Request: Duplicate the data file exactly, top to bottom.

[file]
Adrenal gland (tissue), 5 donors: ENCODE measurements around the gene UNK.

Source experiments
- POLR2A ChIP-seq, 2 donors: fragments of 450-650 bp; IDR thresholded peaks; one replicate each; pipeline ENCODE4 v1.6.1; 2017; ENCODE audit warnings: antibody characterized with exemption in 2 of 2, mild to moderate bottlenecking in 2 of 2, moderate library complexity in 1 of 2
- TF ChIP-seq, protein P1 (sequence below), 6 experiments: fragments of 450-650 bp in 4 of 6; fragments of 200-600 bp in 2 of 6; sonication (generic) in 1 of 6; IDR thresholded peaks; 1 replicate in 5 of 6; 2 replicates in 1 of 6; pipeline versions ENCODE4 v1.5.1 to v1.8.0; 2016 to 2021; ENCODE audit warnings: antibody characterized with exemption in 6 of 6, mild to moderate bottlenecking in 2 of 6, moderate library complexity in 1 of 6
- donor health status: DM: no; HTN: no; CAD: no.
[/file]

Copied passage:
Adrenal gland (tissue), 5 donors: ENCODE measurements around the gene UNK.

Source experiments
- POLR2A ChIP-seq, 2 donors: fragments of 450-650 bp; IDR thresholded peaks; one replicate each; pipeline ENCODE4 v1.6.1; 2017; ENCODE audit warnings: antibody characterized with exemption in 2 of 2, mild to moderate bottlenecking in 2 of 2, moderate library complexity in 1 of 2
- TF ChIP-seq, protein P1 (sequence below), 6 experiments: fragments of 450-650 bp in 4 of 6; fragments of 200-600 bp in 2 of 6; sonication (generic) in 1 of 6; IDR thresholded peaks; 1 replicate in 5 of 6; 2 replicates in 1 of 6; pipeline versions ENCODE4 v1.5.1 to v1.8.0; 2016 to 2021; ENCODE audit warnings: antibody characterized with exemption in 6 of 6, mild to moderate bottlenecking in 2 of 6, moderate library complexity in 1 of 6
- donor health status: DM: no; HTN: no; CAD: no.